The people I meet as clients on the health bus are incredibly resilient and courageous in the midst of tremendous adversity. An immense resourcefulness is needed to survive on the streets, which most of us would not be able to handle. I have heard stories of how to create a shelter from scrap wood and cardboard boxes to keep warm outside in the winter. I will never forget how one man showed us nurses how to fix the special running shoes he needed for a medical condition with Duoderm, a thick type of adhesive covering used for wounds. He used Duoderm to create a smooth surface, preventing injury from the worn out edges of his old shoes, while waiting for a new pair which took several months. He shared his ‘invention’, so others could benefit from it. I also learned about plastic shopping bags that can be worn to keep feet dry in leaky boots and many other tips for surviving on the streets. A few years ago I had a small grant to develop a news letter for and by homeless (or formerly homeless) people. Working with five very talented persons they created two issues before the grant ran out. All five participants were very eloquent and knowledgeable regarding politics and homelessness, potential ways to improve the system, as well as resources which they shared with their readers. They showed great insights, which proved that they are the experts of their own life situations.
On the health bus I learn about the fears that homeless people face, constantly having to look over their shoulders, particularly at night, to prevent an unanticipated violent attack. There are never enough shelter spaces for all. Many people stay up all night and wander the streets and then try and sleep in the daytime, a few hours here or there, in a park or on the street, as it is safer to be off guard during daylight. But our clients also share their hopes and dreams. Most hope to get off the street someday. They hope to have their own place they can lock with a key, where they feel safe for themselves and their belongings. Most want to work and almost all state they do not want hand-outs from society. They want to belong and participate as full members in society, to be seen, heard and respected. They tell me that the worst experience for them is when people ignore them: ‘they look right through me, as if I was not there’ or when they are treated with disrespect. Many of their stories about how they ended up homeless are heartbreaking. Once on the street they face incredible barriers to get out of poverty and become housed again: lack of addiction treatment facilities, lack of resources to pay first and last month’s rent, lack of adequate income and job stability, an inability to deal with the complicated bureaucratic layers of our social support systems, and so on. Once they get housing it is often substandard and they end up back on the street. And yet, they carry on.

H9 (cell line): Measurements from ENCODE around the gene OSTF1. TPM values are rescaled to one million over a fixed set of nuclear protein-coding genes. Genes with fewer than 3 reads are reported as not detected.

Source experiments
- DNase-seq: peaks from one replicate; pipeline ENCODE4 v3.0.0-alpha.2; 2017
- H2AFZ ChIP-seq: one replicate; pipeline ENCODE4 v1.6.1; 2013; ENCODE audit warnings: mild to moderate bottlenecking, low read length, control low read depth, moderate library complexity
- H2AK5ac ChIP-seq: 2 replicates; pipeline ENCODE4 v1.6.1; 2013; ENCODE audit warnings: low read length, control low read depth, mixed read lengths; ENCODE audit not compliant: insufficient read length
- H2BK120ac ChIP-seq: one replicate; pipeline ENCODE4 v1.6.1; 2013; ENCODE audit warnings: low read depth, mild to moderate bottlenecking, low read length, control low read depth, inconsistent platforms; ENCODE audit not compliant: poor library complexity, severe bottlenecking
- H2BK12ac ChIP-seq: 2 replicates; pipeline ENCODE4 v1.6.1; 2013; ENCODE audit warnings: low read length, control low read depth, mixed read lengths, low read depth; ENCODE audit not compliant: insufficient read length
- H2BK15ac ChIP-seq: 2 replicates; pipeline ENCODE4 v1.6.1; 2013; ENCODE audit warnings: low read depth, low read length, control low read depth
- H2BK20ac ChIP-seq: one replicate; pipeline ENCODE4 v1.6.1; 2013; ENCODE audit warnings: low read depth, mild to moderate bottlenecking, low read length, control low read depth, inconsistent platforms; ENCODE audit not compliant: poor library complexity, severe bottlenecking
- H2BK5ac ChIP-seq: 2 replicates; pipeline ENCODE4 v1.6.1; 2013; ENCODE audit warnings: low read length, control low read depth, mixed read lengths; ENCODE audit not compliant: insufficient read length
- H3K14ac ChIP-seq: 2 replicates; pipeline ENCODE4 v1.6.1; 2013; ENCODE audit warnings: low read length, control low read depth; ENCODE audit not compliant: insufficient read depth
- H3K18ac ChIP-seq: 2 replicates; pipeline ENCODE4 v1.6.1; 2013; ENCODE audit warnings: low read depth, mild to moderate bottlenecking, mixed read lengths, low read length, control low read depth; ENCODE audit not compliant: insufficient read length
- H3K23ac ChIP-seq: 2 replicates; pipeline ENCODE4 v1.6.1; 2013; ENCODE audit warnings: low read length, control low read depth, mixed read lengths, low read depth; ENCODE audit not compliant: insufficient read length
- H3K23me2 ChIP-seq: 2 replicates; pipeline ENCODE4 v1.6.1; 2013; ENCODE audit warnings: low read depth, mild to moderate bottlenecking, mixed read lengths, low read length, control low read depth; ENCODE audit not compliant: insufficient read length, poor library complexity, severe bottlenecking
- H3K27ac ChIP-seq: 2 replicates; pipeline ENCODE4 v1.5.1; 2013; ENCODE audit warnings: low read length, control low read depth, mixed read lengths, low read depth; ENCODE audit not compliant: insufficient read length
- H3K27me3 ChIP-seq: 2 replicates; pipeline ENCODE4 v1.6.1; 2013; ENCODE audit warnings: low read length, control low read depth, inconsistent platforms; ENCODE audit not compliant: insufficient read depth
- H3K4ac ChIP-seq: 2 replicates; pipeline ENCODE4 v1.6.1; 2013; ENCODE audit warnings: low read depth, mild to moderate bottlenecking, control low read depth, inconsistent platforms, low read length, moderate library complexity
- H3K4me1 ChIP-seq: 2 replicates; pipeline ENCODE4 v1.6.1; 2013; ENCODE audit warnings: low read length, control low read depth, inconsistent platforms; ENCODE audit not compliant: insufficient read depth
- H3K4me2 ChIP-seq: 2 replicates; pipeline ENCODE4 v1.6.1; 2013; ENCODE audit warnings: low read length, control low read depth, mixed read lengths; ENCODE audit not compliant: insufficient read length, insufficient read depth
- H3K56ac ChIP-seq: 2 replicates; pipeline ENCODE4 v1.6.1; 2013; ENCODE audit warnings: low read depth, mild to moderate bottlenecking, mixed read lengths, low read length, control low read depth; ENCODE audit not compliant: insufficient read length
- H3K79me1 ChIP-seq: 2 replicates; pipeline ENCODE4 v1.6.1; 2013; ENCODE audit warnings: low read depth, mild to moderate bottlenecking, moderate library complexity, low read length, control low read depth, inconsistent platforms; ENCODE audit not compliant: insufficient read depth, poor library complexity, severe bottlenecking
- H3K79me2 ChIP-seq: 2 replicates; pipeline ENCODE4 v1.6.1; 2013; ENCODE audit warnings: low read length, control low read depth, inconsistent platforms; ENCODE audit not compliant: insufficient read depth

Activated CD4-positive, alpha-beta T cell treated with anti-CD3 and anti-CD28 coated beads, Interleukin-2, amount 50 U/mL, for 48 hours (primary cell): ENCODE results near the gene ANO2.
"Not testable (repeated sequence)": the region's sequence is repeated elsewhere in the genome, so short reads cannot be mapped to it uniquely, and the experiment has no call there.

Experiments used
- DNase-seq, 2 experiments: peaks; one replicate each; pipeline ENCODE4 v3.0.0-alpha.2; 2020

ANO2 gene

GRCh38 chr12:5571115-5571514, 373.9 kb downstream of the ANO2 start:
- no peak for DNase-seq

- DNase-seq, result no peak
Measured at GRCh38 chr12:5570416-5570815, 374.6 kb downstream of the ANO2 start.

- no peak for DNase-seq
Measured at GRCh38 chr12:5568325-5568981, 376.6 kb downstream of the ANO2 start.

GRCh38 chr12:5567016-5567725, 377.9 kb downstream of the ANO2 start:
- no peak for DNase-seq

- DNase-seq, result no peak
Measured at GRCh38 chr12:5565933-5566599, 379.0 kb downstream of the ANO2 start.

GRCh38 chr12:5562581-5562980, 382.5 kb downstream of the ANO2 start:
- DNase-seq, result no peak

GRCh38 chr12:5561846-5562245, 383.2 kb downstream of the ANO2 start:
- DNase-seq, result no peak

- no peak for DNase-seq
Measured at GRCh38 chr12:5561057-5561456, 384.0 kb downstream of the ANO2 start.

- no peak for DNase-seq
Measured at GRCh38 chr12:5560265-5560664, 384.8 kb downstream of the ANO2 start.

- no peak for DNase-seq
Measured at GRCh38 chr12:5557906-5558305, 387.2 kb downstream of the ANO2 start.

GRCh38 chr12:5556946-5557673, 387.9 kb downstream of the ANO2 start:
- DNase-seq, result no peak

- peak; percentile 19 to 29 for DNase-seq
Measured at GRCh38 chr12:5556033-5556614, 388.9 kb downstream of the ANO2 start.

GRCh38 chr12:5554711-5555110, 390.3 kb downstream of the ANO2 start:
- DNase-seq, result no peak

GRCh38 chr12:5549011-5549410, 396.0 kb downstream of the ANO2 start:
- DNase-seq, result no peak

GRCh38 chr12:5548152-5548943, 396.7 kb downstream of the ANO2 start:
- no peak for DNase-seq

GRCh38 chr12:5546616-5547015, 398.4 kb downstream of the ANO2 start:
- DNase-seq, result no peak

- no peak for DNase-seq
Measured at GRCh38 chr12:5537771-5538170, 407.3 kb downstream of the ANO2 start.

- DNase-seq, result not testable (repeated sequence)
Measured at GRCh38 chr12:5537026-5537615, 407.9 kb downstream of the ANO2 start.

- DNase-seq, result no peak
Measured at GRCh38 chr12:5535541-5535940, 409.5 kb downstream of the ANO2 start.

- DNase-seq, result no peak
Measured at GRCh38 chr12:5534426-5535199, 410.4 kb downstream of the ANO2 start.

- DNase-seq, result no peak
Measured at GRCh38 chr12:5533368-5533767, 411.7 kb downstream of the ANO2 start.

I feel incredibly privileged to contribute, in a small way, to the health of the courageous clients that come on the health bus. I only wish these special services would not be necessary and that all people could be participating fully in our society and use the same healthcare system. It is our loss to write off our sisters and brothers, who are down on their luck, who could contribute so much under the right conditions. I hope the day will come soon when the health bus program is no longer needed and housing is seen as a human right for all.